Politics & Policy

Democrats Try to Court Pro-Lifers

Pro-abortion signs at the March for Life rally in Washington, January 2016. (Reuters photo: Gary Cameron)
But will the Left let them?

A Democratic congressman announced Monday morning that the Democratic Congressional Campaign Committee (DCCC) is willing to fund pro-life candidates in the 2018 congressional elections, touching off the latest flashpoint in the party’s civil war over abortion.

“There is not a litmus test for Democratic candidates,” said Ben Ray Luján, a Democratic congressman from New Mexico and the chairman of the DCCC.

“To pick up 24 [seats] and get to 218, that is the job. We’ll need a broad coalition to get that done. We are going to need all of that, we have to be a big family in order to win the House back,” Luján told The Hill. His comments come after several months of near-constant upheaval within the Democratic party over abortion policy.

In April, Democrats excoriated Vermont senator Bernie Sanders for endorsing Omaha mayoral candidate Heath Mello, a politician who once supported a bill giving women the right to an ultrasound. Despite Mello’s renunciation of that position, many on the left insisted that Sanders had proved himself insufficiently dedicated to abortion rights.

Democratic National Committee chairman Tom Perez maintained that all Democratic politicians must unequivocally support unlimited abortion rights. “That is not negotiable and should not change city by city or state by state,” he said at the time.

While some in the party, including House minority leader Nancy Pelosi, suggested it’d be possible to welcome Democrats who oppose abortion, the majority of progressives had made up their minds: Full-throated support for abortion-on-demand is now a non-negotiable. Likely for that very reason, Luján’s comments on Monday immediately drew the ire of many on the left, particularly pro-abortion feminists and abortion-rights groups.

For instance, Ilyse Hogue, president of the pro-abortion lobbying group NARAL, claimed that any compromise on abortion is tantamount to “allowing a far-right, religiously warped anti-Democratic force to infect D party so they can write laws that control women.” Feminist writer Lauren Duca asserted mildly that this policy would be a “betrayal of every woman who has ever supported the Democratic party.”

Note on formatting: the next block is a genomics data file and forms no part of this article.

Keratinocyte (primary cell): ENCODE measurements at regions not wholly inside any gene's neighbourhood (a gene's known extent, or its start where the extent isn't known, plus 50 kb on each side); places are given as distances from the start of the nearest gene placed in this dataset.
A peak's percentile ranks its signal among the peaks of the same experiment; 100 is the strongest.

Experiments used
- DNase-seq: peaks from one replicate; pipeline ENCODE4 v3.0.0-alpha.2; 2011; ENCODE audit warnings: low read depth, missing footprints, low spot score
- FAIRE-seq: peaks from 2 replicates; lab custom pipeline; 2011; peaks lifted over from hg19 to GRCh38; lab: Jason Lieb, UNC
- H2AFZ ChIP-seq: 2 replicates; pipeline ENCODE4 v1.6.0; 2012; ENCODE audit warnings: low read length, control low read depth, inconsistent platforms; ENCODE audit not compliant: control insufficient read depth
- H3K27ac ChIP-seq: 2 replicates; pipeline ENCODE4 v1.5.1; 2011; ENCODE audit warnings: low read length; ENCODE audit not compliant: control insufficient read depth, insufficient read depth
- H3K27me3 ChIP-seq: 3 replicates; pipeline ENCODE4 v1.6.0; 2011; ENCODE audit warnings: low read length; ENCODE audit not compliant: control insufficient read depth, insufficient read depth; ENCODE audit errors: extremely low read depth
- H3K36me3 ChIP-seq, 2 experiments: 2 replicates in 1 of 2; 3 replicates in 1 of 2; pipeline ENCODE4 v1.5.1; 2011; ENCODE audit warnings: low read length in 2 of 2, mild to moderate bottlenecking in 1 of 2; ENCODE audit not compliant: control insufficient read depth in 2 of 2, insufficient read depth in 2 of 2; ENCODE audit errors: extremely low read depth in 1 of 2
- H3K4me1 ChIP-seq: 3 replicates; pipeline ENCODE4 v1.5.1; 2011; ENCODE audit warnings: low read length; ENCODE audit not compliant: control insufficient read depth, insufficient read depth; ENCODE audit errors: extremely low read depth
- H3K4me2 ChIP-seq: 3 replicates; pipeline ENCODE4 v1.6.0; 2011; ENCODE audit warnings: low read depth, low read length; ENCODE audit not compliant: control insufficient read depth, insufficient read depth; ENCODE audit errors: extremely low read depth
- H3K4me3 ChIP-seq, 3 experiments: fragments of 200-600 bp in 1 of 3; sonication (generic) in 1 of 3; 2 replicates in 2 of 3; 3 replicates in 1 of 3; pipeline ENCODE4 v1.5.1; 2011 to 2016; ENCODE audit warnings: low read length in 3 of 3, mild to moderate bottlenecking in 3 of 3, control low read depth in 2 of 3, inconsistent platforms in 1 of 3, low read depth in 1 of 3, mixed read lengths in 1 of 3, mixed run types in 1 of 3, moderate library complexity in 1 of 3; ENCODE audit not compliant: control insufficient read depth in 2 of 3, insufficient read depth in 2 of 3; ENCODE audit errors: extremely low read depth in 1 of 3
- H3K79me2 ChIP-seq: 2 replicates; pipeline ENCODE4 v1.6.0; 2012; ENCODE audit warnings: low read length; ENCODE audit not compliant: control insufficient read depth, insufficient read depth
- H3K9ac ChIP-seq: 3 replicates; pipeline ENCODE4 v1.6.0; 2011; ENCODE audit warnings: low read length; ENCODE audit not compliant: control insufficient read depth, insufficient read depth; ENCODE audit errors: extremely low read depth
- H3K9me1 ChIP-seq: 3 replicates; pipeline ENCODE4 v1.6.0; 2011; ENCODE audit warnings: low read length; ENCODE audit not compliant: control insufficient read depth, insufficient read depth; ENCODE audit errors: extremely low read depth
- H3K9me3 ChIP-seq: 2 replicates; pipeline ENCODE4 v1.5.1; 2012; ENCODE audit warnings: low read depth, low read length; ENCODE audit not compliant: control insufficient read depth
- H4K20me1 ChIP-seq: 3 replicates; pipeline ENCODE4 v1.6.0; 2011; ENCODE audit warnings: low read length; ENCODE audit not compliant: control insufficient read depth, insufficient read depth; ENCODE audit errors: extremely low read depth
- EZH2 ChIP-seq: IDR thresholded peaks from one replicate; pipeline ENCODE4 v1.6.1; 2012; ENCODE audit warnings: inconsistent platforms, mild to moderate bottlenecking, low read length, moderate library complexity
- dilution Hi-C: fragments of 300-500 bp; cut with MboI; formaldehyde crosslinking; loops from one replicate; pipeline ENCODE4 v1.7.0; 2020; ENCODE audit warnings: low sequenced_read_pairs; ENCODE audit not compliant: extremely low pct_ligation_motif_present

Note that Luján didn’t even wade into the substance of the abortion debate. He merely acknowledged that it is more important for the Democratic party to retake the House next year than to have staunch abortion-rights supporters in every seat.

But that is unconscionable to today’s hyper-pro-abortion Left. Almost overnight, a large wing of the Democratic party has rejected the view of abortion as a rare-but-necessary procedure. Now, it is an absolute right that must be protected above all else — for any reason, at any stage of pregnancy, and funded by the state and the taxpayer.

Luján likewise didn’t say a word about changing the party’s official platform, which endorses abortion-on-demand and opposes the Hyde Amendment, the rider meant to prevent taxpayer money from paying for abortion procedures. Left-wing feminists apparently will accept nothing less than a candidate who, like Hillary Clinton, openly defends grisly partial-birth abortions on a national debate stage.

Leaving aside the moral horror of such a position, consider how politically foolish it is. Luján’s statement wisely acknowledged the simple fact that pro-life Democrats exist. In Hogue’s fantasy, every Democrat in the nation cares more about protecting the absolute right to abortion than about any other issue. In Duca’s make-believe world, no pro-life woman in the history of the U.S. has ever supported the Democratic party. Perhaps she’s never heard of JFK or Bob Casey.

In reality, the public is nowhere near as blindly pro-abortion as Duca and Hogue. A majority of Americans support the right to abortion, especially early in pregnancy, but on the whole, they support abortion restrictions and consistently oppose federal funding of abortion.